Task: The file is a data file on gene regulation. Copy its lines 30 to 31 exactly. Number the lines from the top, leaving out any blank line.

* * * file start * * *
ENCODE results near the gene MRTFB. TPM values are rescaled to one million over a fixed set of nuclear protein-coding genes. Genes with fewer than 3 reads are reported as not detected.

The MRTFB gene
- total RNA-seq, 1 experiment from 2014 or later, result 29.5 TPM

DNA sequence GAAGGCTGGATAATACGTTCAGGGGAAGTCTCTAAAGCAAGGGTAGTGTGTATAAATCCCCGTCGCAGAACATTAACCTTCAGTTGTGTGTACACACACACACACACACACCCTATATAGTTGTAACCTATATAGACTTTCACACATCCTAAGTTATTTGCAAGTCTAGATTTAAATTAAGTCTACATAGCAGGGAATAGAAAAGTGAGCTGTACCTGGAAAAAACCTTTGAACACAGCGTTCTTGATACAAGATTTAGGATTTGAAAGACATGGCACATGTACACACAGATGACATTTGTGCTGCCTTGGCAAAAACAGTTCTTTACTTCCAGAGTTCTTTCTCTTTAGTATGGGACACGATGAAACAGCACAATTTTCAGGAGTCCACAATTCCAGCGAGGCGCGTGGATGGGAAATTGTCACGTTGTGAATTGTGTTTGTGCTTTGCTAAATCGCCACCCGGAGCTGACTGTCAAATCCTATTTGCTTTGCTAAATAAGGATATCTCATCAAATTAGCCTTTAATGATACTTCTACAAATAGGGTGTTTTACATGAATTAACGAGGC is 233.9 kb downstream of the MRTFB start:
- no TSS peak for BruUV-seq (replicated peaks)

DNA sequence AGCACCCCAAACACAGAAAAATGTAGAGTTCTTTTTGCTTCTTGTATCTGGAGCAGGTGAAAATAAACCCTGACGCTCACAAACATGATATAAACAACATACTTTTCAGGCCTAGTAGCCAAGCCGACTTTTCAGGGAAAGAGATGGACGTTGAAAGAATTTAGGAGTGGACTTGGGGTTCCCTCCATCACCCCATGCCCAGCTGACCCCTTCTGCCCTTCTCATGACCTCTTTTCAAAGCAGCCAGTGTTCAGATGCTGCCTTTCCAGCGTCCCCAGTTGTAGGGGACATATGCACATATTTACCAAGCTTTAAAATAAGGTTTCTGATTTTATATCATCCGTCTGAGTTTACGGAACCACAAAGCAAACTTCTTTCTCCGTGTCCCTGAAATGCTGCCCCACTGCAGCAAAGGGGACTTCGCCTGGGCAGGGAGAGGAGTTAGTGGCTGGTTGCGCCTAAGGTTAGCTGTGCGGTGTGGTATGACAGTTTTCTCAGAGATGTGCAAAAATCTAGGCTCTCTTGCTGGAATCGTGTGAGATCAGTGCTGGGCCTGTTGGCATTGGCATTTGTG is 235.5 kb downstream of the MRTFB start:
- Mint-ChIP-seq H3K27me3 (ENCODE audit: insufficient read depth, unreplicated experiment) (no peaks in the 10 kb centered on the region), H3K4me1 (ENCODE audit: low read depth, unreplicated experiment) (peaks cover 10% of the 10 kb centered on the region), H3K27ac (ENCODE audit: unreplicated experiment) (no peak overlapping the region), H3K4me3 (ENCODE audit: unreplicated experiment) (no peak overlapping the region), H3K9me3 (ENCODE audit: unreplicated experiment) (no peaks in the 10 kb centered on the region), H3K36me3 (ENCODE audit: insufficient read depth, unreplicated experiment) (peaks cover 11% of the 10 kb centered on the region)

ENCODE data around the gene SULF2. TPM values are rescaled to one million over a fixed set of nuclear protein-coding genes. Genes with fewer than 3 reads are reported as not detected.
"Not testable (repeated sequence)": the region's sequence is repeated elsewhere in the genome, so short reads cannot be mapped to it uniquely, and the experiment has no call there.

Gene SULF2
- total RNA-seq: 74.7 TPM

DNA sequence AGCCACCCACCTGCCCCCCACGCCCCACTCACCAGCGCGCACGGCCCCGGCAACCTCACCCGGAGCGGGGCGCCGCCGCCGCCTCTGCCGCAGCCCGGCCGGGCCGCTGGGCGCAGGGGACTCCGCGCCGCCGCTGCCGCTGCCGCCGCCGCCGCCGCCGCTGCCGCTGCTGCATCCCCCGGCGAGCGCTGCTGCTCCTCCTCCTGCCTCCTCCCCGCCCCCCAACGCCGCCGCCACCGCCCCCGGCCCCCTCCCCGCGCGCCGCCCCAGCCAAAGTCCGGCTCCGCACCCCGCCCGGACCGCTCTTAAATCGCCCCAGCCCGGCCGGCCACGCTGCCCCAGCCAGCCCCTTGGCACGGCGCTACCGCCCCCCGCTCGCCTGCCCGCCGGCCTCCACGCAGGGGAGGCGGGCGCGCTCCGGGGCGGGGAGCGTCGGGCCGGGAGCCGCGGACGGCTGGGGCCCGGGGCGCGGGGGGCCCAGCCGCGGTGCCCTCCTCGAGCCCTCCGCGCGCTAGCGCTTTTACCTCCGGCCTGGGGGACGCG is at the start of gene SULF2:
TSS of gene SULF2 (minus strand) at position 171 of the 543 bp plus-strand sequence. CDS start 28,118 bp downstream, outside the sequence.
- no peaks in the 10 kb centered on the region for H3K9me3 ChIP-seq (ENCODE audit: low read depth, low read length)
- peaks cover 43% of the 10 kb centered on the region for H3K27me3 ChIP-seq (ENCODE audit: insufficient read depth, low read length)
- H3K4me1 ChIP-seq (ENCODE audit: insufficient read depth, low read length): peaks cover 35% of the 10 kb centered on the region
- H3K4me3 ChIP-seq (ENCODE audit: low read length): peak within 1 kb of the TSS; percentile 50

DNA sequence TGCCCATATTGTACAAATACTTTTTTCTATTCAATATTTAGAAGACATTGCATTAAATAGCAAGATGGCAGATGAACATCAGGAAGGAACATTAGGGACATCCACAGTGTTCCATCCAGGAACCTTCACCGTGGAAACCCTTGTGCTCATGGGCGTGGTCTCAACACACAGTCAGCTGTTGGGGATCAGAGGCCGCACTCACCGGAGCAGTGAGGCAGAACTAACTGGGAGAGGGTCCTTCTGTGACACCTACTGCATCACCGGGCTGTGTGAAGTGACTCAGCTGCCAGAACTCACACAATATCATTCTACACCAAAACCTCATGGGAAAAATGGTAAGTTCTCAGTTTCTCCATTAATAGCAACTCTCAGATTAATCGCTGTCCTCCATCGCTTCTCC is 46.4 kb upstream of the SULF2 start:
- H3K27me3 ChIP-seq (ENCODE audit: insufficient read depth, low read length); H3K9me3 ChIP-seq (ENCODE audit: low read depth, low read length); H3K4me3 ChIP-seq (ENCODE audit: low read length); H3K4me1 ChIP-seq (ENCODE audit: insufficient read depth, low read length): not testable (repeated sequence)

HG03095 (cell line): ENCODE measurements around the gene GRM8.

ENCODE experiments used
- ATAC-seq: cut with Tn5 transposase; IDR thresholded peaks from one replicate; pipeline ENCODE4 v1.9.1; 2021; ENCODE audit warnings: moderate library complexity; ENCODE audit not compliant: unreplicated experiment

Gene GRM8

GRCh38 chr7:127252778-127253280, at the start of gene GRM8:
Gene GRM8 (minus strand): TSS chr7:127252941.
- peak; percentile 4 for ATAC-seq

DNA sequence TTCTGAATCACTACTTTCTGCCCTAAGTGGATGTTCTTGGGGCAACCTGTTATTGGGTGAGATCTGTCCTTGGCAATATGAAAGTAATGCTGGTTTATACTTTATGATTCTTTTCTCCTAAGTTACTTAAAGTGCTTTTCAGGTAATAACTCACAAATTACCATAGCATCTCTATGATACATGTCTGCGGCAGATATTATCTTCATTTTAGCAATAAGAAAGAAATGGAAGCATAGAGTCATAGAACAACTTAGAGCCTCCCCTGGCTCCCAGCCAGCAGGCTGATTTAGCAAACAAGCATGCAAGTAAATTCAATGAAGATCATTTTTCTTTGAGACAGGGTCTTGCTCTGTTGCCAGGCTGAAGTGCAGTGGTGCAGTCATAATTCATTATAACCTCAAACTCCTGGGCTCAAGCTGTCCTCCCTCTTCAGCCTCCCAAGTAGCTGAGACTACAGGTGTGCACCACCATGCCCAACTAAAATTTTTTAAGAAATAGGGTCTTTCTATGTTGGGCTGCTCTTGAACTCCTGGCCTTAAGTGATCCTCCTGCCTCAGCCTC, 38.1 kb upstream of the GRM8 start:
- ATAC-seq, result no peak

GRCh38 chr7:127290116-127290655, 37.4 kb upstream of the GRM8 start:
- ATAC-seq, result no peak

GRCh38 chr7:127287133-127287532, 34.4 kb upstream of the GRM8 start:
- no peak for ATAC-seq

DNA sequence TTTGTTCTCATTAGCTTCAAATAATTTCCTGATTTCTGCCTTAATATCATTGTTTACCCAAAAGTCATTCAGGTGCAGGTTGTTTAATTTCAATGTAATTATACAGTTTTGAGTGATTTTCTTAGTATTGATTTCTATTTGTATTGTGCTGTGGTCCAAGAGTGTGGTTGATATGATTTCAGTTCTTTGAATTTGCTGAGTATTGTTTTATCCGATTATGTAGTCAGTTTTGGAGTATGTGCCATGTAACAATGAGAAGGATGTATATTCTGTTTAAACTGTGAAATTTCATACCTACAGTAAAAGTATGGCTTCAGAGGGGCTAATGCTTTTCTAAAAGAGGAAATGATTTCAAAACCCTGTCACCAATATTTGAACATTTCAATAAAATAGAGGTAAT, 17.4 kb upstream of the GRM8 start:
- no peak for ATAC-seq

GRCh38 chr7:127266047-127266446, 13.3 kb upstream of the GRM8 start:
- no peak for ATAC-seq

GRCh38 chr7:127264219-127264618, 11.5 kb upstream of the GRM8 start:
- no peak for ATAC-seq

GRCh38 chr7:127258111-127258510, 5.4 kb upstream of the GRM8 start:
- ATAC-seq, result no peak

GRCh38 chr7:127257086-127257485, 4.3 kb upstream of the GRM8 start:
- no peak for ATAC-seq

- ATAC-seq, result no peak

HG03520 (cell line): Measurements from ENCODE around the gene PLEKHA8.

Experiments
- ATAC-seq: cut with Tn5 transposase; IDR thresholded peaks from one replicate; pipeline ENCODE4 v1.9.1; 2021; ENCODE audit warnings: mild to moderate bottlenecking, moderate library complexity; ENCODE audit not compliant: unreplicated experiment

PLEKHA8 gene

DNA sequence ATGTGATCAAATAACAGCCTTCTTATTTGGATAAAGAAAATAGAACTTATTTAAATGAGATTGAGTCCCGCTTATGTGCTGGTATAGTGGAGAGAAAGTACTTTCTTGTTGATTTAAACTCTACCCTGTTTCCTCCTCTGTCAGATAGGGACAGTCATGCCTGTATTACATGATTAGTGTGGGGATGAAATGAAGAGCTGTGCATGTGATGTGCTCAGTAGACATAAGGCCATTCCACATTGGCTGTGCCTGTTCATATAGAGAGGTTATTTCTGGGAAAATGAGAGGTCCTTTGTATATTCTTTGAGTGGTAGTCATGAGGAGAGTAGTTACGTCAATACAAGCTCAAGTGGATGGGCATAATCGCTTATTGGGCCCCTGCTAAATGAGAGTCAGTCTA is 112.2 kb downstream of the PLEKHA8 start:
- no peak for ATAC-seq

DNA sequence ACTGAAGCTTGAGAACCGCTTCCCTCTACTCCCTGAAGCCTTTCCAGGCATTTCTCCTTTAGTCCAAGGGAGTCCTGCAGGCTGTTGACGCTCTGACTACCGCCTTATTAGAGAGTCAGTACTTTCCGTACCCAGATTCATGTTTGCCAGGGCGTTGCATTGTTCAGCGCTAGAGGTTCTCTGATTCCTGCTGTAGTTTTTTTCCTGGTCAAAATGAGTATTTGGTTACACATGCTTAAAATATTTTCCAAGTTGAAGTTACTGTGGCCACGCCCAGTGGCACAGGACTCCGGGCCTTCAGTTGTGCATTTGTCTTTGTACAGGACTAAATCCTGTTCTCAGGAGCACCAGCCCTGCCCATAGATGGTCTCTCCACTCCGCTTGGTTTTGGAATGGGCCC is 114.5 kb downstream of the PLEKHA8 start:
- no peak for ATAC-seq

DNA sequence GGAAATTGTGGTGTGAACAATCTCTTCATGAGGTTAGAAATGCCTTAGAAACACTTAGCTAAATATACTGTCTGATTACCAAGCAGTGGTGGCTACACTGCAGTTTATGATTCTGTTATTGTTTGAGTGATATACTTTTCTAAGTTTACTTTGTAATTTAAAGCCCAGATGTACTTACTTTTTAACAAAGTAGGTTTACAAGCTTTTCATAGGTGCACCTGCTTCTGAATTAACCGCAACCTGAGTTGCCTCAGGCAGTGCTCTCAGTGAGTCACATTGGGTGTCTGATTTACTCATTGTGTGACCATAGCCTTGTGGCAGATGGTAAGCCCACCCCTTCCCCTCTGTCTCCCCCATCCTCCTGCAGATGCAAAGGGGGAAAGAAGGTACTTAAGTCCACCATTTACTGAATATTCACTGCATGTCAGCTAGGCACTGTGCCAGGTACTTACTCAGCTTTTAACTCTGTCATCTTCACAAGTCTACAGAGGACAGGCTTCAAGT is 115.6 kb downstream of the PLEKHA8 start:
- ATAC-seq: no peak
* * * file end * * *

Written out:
- ATAC-seq, result no peak

GRCh38 chr7:127287133-127287532, 34.4 kb upstream of the GRM8 start: